Getting organs to patients waiting for a transplant is a matter of life and death. Yet transportation errors are putting patients in danger.
Senior Reporter and Producer
Emily Harris is a former senior reporter and producer for Reveal. She previously served as an NPR international correspondent, based first in Berlin and later in Jerusalem. Her 2016 series on Israelis and Palestinians changing their minds about some aspect of their conflict won the Overseas Press Club’s Lowell Thomas Award, and her 2014 coverage of Gaza was honored with an Overseas Press Club citation. She also was part of the NPR team that won a 2004 Peabody Award for coverage in Iraq. Harris lived in and reported from Russia during the upheaval of the 1990s. In the U.S., she covered a range of beats for NPR’s Washington desk and reported jointly for NPR and PBS’ “Now” with Bill Moyers. Harris helped start and host “Think Out Loud,” a daily public affairs talk show on Oregon Public Broadcasting. She worked to evaluate and share new financial models for journalism as editorial director of the Journalism Accelerator startup. She’s drafted a screenplay about relationships born in war and collects audio stories of awful and mind-changing moments in people’s lives. Harris was based in Portland, Oregon.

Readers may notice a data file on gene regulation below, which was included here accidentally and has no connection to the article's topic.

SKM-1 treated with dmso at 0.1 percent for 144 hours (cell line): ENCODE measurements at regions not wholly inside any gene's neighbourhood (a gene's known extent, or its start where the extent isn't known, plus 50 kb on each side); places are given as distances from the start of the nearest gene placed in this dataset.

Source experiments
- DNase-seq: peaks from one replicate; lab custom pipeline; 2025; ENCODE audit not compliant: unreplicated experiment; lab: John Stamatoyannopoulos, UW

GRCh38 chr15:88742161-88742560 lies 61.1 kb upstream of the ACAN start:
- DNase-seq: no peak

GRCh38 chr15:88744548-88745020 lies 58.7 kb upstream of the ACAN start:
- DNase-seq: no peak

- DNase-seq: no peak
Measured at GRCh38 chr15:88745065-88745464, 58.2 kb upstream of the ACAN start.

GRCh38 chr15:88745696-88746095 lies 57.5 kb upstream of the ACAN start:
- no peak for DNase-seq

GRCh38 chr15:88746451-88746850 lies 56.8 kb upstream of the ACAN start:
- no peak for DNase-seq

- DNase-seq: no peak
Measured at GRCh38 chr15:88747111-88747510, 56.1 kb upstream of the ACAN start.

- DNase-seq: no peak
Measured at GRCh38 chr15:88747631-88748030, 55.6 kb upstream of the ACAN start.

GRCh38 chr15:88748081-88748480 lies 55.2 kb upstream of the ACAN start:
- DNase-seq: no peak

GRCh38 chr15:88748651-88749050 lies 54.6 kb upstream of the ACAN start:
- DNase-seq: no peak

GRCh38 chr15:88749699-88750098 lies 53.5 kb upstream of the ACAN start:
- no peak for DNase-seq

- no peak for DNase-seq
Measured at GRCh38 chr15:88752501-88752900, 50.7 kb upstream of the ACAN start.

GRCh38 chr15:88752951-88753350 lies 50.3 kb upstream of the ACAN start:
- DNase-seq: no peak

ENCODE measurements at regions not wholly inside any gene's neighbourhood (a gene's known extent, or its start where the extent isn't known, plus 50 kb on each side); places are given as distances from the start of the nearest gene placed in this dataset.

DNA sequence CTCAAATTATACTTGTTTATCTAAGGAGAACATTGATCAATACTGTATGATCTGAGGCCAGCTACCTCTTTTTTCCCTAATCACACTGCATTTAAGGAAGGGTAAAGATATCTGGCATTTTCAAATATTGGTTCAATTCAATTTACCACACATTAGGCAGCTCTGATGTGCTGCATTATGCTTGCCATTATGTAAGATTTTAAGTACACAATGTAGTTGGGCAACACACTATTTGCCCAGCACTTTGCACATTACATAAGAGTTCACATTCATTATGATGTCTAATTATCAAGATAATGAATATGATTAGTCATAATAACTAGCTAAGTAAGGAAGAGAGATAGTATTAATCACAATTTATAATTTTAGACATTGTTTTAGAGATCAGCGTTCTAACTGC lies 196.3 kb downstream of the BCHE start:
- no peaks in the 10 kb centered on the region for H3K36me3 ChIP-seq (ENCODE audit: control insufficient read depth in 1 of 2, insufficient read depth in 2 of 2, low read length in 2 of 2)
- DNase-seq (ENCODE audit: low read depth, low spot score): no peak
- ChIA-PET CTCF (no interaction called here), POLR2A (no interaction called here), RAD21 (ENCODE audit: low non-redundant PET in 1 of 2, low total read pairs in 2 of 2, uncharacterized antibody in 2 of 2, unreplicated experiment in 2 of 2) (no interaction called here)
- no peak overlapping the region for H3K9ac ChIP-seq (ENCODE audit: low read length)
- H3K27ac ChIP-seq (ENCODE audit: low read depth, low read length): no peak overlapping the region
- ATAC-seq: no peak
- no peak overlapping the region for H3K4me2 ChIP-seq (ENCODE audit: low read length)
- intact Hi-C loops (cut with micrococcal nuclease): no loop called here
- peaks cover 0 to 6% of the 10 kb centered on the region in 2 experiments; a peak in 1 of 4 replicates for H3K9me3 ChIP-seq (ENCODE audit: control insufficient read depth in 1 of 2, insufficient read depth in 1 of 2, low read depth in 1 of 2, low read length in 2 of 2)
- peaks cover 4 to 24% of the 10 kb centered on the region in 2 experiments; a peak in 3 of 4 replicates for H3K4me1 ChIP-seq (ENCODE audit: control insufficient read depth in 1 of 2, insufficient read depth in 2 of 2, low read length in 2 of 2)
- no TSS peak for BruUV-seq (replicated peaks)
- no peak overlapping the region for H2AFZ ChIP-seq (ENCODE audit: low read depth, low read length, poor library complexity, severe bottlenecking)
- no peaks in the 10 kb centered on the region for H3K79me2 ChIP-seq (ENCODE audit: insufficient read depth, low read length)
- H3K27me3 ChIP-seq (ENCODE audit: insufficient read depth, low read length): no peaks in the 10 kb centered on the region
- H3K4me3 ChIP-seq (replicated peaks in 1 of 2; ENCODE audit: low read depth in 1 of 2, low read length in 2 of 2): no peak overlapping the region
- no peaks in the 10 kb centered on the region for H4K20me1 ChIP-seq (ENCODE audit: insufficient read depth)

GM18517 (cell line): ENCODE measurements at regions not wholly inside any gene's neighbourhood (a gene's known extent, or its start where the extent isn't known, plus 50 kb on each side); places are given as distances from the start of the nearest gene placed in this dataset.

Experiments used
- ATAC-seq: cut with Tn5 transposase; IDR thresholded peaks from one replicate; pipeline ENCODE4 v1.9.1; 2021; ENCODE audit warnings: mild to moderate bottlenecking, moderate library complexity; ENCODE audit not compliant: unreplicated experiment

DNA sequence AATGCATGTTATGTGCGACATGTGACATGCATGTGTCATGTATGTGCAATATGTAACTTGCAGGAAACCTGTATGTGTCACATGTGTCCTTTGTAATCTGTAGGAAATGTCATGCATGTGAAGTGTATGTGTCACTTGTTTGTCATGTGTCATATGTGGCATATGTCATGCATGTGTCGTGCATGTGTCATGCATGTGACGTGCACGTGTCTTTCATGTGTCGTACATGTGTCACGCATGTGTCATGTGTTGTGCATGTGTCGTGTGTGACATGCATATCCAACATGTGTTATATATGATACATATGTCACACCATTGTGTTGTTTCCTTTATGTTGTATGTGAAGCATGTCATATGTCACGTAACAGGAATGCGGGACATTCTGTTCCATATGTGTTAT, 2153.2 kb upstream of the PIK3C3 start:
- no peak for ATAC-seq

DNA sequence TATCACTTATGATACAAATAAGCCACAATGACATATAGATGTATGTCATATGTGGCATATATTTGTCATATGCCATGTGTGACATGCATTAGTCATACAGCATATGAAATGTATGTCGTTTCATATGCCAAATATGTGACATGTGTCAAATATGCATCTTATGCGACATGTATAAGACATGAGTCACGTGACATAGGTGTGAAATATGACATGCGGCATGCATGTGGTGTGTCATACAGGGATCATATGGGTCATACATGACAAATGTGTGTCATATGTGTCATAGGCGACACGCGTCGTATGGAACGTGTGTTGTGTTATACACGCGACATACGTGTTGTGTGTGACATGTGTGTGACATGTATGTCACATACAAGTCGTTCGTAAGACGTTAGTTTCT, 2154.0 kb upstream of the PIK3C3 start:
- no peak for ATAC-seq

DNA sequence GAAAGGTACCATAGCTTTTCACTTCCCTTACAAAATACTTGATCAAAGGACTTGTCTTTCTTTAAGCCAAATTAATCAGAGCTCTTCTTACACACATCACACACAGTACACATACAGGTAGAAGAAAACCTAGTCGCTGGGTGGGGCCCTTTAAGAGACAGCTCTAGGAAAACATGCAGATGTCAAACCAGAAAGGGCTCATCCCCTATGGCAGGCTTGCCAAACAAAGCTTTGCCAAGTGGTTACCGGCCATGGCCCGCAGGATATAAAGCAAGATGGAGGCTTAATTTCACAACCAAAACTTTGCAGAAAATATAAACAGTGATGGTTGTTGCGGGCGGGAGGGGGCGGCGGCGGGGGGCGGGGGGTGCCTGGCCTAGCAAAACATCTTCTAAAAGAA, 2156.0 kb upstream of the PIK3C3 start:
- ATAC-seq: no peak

Crossing the Line: The Fight Over Roe
Florida is an unexpected safe haven for abortion, but it also has a history of anti-abortion extremism – and harassment at clinics is escalating.
Handcuffed and Unhoused
A hidden side of homelessness: Unhoused people often get entangled in a criminal justice cycle that leads back to the streets – or worse.
Don’t miss a story. Get our investigations delivered to your inbox.
‘To Shoot and Fight for My Home’
Voices from the front lines in Ukraine, where the Russian invasion has forced millions to flee.
Handcuffed and Unhoused
As homelessness rises, unhoused people often get entangled in a criminal justice cycle that leads back to the streets – or worse.
Fancy Galleries, Fake Art
How two well-respected New York art galleries sold more than $80 million in fake art.
Rampant racial disparities plagued how billions of dollars in PPP loans were distributed in the U.S.
An analysis of Paycheck Protection Program lending reveals stark disparities across the country. In the LA area, businesses in White neighborhoods received loans at a far higher rate than in Latinx, Black and Asian ones.
Banking on inequity
Billions of dollars were supposed to help small businesses through the Paycheck Protection Program. But the money was marred by racial inequity.
If Roe v. Wade is overturned, states could set abortion rules. Some already push the boundaries of patient privacy and shift civil rights to fetuses.
Fancy galleries, fake art
In the mid-’90s, two high-end New York art galleries began selling one fake painting after another. It was the largest art fraud in modern U.S. history, totaling more than $80 million.